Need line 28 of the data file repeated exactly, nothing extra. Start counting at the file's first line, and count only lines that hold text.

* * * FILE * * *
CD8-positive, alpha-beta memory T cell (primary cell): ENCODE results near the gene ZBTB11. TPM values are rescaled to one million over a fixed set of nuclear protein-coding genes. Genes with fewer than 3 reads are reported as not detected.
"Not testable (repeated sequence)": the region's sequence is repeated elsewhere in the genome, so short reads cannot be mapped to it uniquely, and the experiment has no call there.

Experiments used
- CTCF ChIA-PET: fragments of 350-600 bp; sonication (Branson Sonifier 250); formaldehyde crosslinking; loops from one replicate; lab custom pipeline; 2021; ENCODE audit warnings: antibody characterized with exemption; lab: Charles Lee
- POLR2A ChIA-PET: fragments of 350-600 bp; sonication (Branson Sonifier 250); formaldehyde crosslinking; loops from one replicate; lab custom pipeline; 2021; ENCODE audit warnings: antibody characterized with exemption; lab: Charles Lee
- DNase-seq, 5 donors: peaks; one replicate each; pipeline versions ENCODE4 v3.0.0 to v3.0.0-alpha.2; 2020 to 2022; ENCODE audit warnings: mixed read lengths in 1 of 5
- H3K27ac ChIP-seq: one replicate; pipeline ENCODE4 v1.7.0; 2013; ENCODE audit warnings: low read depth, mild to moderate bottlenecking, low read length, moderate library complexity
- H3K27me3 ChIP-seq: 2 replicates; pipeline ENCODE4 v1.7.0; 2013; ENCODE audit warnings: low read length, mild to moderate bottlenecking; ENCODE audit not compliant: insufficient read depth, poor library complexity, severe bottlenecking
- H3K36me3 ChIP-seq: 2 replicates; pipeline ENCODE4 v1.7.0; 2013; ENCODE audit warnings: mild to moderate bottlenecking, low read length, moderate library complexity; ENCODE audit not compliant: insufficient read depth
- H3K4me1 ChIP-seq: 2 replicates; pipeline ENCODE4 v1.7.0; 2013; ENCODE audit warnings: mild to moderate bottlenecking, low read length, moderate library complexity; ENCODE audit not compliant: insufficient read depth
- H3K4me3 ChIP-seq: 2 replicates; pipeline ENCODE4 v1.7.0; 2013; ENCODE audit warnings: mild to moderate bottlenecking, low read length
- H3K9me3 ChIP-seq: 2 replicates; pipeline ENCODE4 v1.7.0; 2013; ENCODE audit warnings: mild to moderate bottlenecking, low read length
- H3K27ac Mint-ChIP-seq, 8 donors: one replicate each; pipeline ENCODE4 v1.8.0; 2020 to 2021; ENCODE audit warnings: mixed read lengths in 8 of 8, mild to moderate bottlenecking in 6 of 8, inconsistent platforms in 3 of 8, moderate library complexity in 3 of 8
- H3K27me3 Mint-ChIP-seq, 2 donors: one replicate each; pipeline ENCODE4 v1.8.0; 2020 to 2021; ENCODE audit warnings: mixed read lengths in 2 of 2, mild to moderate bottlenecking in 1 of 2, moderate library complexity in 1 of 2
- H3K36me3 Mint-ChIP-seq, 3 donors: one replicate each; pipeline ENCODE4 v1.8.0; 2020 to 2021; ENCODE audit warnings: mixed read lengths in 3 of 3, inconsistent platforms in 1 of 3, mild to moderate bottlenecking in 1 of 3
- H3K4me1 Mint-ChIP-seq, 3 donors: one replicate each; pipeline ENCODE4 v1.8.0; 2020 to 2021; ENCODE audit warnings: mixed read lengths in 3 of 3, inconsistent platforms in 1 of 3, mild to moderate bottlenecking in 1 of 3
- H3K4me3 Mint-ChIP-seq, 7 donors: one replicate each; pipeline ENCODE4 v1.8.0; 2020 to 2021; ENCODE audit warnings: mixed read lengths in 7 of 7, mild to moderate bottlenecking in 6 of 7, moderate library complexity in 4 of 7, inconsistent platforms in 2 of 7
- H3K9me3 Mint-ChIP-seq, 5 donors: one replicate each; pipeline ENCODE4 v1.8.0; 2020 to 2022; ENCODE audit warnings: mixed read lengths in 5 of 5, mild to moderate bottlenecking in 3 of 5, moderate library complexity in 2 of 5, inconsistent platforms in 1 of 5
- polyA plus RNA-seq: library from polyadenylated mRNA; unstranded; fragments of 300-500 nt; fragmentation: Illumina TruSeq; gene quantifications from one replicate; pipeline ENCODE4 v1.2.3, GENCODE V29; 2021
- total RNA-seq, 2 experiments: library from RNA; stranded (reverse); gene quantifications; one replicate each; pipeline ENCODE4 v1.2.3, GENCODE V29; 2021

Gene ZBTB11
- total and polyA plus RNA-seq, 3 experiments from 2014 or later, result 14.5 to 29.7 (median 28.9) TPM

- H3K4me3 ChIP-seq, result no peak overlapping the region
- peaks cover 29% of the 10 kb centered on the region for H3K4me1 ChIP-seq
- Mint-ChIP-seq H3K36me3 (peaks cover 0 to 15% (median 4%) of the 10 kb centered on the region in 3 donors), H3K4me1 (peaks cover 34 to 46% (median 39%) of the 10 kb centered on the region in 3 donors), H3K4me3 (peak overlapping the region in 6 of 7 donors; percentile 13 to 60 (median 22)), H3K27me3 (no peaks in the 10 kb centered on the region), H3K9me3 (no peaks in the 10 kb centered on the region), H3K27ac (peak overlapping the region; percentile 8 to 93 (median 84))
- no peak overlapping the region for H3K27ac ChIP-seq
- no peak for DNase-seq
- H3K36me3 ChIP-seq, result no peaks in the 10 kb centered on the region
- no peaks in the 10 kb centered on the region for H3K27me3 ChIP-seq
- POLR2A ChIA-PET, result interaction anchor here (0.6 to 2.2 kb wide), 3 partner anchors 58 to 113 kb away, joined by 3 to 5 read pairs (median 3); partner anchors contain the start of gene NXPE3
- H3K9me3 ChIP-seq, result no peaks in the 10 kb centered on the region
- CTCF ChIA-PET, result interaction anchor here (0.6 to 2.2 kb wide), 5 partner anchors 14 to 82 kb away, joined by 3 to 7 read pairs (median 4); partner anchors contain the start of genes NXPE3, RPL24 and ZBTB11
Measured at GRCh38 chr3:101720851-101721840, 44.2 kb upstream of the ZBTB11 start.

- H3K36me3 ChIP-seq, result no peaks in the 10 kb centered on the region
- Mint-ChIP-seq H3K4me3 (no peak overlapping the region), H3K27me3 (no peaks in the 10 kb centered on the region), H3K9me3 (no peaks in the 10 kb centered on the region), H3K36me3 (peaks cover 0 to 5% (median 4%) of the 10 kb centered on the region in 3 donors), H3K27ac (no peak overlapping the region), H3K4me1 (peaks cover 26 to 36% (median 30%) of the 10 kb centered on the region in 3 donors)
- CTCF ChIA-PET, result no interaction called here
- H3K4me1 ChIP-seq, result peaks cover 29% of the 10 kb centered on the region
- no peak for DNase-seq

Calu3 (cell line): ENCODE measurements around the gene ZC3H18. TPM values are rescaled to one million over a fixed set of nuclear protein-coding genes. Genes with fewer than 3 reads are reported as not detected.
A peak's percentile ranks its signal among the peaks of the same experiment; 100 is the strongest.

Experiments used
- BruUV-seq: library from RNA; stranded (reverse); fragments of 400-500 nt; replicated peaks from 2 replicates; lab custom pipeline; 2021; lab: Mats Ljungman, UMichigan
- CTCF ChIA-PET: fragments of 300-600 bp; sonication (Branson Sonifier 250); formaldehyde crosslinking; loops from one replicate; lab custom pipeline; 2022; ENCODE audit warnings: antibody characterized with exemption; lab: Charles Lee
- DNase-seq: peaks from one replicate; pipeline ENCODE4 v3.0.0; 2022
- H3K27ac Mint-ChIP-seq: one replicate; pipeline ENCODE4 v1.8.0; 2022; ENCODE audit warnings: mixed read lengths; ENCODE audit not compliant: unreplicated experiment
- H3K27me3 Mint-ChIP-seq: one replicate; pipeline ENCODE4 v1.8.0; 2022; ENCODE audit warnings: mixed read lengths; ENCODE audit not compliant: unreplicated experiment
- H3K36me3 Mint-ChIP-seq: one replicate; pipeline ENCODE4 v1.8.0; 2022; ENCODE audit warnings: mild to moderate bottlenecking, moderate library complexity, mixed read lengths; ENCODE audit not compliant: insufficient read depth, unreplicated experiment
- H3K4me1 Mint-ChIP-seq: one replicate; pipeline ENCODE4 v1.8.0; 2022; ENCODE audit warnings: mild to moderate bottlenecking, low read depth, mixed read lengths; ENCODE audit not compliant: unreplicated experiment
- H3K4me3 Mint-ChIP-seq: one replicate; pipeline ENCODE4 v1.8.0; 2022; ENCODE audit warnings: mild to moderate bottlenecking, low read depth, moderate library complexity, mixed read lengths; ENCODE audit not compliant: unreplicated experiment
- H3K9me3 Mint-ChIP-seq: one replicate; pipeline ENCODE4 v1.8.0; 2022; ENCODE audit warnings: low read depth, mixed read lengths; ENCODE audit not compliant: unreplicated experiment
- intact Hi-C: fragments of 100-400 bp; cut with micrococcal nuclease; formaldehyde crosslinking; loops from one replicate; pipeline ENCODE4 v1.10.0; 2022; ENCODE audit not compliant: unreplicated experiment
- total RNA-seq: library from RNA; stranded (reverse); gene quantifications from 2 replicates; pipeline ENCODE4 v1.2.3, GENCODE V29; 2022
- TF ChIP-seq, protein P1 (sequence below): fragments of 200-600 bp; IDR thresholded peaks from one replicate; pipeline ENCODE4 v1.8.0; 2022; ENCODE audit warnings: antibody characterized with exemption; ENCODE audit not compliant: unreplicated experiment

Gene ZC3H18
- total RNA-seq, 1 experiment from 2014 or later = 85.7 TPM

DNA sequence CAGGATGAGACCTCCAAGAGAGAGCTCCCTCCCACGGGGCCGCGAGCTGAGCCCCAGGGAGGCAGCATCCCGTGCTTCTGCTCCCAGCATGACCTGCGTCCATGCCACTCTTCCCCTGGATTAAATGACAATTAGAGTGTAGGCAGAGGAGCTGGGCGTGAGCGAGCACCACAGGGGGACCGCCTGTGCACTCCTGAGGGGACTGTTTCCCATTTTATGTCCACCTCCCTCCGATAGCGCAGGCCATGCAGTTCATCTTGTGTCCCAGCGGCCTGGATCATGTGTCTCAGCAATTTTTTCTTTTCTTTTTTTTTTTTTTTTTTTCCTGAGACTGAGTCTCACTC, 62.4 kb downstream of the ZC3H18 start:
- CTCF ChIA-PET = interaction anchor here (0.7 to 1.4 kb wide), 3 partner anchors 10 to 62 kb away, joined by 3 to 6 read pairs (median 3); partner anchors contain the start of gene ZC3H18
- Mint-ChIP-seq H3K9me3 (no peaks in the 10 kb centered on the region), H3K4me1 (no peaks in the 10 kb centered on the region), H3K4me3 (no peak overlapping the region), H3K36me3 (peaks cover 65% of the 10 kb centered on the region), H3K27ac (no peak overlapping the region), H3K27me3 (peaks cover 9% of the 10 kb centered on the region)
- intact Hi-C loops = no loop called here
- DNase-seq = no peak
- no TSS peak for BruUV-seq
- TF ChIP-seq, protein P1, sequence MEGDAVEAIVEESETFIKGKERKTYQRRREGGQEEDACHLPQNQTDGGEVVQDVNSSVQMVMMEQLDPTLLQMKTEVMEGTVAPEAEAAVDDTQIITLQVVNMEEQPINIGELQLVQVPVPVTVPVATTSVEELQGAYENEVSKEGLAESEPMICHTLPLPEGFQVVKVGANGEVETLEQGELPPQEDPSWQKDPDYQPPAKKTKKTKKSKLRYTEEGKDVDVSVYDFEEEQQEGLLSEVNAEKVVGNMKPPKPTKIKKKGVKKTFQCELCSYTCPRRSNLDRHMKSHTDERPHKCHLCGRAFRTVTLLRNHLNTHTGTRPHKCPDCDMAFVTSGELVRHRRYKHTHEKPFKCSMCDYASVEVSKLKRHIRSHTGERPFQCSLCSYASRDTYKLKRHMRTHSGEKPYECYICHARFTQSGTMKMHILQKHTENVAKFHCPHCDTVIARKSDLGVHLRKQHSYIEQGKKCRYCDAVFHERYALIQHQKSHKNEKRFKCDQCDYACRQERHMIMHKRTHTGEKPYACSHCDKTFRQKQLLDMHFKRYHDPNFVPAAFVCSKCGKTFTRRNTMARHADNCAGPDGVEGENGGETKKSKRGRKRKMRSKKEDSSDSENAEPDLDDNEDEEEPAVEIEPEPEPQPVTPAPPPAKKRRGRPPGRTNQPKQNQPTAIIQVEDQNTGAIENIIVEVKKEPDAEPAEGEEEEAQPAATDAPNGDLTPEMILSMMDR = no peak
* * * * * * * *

- H3K36me3 ChIP-seq, result no peaks in the 10 kb centered on the region